The term “micelle” is used herein according to its art-recognized meaning and includes all forms of micelles, including, for example, spherical micelles, cylindrical micelles, worm-like micelles and sheet-like micelles.

The term “tocopherol” includes all tocopherols, including alpha-, beta-, gamma- and delta tocopherol. The term “tocopherol” also includes tocotrienols.

The term “detergent” includes any soap-based and non-soap-based detergents, such as household cleaners (e.g., floor, window, general purpose cleaners), scouring and disinfection products, dish detergents, dishwasher detergents, soaps (e.g., hand-soaps), hair shampoos, bath and shower gels, hair conditioners and other personal cleansing products, laundry detergents, fabric washing powders, washing liquids, fabric softeners and other fabric care products.

In a generally preferred embodiment, the organoleptic property of one or more additives (e.g., flavor or fragrance) is enhanced by its combination with, and preferably solubilization by, in an aqueous carrier, a solubilizing agent for that additive, without a concomitant increase in the amount of the additive included in the composition comprising the solubilizing agent. In an exemplary embodiment, the flavor or fragrance perceived by an observer of a first composition with a first amount of additive, is less than that perceived by an observer of a second composition containing essentially the first amount of additive and a solubilizing agent, solubilizing the additive. Expressed another way, the second composition is perceived as having a second amount of the additive, wherein the perceived second amount is greater than the first amount.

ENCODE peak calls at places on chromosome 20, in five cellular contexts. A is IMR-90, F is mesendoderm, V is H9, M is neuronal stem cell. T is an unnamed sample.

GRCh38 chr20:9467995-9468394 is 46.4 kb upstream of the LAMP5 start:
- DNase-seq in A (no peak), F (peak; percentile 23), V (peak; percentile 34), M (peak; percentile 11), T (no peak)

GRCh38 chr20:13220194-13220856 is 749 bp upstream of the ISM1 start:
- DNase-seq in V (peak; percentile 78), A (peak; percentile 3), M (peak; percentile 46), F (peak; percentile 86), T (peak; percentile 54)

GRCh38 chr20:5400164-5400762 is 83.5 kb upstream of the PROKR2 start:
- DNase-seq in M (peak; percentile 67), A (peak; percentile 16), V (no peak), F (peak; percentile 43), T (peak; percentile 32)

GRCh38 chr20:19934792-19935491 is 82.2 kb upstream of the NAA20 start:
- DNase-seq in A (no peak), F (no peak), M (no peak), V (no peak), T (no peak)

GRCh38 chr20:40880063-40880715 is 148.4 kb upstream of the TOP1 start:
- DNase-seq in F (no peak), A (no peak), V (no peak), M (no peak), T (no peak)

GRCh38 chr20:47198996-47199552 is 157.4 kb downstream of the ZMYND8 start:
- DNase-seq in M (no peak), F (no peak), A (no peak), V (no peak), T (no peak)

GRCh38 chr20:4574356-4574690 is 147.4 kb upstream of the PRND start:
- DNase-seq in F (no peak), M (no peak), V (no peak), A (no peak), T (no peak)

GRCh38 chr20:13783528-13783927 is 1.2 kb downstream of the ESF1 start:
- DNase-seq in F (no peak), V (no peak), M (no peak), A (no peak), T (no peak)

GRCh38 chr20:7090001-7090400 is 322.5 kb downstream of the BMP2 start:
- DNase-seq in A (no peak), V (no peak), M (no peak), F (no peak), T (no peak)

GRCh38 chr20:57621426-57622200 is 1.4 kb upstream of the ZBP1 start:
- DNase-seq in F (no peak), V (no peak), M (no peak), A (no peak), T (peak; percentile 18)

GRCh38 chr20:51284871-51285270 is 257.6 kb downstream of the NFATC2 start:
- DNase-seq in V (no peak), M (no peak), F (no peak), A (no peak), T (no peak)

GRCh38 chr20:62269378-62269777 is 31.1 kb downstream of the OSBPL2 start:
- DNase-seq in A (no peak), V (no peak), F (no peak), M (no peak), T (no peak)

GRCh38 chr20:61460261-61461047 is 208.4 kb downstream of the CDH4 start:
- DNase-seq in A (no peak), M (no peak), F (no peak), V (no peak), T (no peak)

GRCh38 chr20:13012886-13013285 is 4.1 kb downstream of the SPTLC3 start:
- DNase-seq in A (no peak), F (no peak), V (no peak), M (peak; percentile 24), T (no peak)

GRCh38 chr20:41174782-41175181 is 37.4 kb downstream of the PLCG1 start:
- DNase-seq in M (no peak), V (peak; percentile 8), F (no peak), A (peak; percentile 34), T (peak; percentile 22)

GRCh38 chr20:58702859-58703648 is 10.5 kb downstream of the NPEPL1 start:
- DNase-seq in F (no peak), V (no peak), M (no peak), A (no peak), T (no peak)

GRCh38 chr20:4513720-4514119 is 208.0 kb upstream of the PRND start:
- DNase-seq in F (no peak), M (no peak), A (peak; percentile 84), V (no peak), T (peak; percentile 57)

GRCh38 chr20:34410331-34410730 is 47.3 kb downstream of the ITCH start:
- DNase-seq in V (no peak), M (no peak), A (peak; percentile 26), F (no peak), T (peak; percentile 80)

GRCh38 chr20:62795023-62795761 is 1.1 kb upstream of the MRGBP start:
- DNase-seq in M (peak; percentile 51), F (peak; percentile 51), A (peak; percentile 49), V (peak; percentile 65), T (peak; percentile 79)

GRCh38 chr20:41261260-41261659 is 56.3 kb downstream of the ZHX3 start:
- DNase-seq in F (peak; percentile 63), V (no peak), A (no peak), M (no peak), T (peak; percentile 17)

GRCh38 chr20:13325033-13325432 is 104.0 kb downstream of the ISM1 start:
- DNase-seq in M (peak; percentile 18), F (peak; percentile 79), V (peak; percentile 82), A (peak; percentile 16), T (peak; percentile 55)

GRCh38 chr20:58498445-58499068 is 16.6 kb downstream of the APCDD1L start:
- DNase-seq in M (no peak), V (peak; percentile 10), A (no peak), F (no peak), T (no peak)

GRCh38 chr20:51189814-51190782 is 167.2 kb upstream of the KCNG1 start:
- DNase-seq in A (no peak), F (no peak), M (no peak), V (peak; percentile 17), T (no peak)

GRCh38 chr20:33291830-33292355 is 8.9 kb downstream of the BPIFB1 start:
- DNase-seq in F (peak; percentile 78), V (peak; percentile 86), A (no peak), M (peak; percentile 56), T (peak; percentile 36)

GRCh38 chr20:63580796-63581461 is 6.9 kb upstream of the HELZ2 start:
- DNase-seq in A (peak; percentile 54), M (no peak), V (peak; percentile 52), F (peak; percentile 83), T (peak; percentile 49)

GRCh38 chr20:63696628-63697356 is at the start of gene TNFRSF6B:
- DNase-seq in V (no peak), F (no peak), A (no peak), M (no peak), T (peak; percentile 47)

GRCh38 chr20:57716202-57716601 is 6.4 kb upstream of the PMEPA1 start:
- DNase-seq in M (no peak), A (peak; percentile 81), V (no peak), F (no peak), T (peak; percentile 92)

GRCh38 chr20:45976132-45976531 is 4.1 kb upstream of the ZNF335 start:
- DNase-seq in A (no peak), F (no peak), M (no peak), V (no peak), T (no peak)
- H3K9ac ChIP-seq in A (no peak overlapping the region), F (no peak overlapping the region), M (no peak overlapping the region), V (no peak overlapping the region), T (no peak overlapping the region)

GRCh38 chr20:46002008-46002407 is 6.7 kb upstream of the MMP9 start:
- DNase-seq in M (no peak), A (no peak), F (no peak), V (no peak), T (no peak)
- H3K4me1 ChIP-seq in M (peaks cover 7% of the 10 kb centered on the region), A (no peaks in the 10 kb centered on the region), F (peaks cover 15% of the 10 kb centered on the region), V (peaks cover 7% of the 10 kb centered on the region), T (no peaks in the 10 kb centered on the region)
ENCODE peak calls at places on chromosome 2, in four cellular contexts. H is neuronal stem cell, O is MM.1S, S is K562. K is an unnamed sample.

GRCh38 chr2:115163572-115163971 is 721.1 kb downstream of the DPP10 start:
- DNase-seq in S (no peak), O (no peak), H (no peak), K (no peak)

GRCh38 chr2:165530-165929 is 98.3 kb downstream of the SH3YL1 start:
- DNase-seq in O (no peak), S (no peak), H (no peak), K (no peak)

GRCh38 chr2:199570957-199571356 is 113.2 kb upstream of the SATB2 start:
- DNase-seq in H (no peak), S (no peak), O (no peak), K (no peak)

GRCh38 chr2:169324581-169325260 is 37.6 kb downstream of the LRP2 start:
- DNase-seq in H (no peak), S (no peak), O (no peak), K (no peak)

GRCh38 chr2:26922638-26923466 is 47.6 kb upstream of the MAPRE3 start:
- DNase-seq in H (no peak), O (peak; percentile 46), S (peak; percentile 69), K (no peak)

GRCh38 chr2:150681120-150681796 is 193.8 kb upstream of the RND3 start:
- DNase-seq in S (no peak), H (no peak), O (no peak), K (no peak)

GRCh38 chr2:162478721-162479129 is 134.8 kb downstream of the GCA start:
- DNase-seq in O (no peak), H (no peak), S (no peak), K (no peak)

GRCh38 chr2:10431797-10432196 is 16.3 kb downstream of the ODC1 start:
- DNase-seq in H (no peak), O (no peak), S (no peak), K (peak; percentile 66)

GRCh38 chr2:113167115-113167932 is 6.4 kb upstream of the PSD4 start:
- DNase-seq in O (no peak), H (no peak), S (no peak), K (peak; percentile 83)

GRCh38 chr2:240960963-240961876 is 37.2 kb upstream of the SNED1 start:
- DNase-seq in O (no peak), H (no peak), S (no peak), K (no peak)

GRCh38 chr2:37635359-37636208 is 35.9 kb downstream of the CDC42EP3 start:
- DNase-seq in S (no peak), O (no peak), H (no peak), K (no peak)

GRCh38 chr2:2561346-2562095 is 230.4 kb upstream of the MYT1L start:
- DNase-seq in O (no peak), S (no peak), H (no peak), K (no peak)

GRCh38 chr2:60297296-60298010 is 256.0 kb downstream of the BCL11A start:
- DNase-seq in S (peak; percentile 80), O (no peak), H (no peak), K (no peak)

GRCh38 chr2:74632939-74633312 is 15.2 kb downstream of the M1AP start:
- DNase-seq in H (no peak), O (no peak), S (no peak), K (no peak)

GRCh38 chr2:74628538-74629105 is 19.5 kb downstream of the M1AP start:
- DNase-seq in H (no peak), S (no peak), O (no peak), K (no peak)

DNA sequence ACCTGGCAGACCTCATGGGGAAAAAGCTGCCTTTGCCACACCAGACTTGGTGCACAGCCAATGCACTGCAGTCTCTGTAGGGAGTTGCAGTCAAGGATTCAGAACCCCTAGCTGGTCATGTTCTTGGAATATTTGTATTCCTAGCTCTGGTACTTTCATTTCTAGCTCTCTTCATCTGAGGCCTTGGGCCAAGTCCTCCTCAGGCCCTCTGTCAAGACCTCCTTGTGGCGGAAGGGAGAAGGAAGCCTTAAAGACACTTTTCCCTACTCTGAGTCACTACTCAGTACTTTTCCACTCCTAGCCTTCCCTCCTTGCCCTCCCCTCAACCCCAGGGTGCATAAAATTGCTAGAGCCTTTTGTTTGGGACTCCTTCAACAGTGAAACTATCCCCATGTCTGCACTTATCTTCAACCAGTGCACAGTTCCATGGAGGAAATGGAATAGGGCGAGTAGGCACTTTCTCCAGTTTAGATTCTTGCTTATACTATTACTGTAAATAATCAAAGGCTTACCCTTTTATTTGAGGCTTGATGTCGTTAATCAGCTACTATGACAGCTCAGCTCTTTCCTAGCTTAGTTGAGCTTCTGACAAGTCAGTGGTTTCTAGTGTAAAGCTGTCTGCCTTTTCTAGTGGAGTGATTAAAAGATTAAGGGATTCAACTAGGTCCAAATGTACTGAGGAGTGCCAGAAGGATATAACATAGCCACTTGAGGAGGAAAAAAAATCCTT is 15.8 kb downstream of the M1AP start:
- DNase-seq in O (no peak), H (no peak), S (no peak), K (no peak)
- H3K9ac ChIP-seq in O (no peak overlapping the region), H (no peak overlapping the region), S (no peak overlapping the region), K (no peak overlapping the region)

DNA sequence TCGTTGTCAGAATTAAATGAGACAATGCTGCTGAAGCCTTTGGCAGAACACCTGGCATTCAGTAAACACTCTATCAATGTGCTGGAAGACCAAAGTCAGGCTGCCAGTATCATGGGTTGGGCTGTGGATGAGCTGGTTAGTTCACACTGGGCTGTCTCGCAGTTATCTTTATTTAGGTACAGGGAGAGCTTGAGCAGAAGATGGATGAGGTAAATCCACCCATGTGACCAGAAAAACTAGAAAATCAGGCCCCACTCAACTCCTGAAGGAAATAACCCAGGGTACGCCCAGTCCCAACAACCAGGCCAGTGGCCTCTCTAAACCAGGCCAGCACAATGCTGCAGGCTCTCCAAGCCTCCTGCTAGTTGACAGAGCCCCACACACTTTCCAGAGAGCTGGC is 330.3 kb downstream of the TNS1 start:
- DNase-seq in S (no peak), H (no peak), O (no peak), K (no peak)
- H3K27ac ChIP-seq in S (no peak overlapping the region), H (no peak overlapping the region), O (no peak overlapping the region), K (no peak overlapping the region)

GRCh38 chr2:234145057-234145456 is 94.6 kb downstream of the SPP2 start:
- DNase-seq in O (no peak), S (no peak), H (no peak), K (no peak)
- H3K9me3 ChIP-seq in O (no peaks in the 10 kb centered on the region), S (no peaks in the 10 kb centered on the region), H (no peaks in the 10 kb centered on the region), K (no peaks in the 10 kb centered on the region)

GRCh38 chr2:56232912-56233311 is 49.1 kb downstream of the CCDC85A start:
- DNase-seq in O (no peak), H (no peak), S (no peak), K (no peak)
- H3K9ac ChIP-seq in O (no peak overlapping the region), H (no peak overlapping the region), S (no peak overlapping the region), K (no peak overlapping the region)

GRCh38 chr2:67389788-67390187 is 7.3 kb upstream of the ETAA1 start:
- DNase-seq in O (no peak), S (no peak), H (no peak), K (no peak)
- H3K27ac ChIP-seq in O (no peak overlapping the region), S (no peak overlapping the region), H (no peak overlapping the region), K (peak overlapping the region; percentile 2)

The flavor or fragrance properties of the compositions may be used as such to impart, strengthen or improve the flavor or fragrance of a wide variety of products. For example, an additive solubilized by a solubilizing agent, as set forth herein, may be used as a component of a perfume (or fragrance composition) to contribute its fragrance character to the overall fragrance of such perfume or fragrance or taste of a food or beverage to enhance the flavor of the food or beverage. For the purposes of this invention a perfume is intended to mean a mixture of fragrance materials, if desired, mixed with or dissolved in a suitable solvent or solvents or mixed with a solid substrate (i.e., a carrier), which is used to impart a desired fragrance to the skin and/or product for which an agreeable fragrance is indispensable or desirable. Examples of such products are air fresheners, room sprays and pomanders; soaps, cosmetics such as creams, ointments, toilet waters, preshave, aftershave, skin and other lotions, talcum powders, body deodorants and antiperspirants, etc.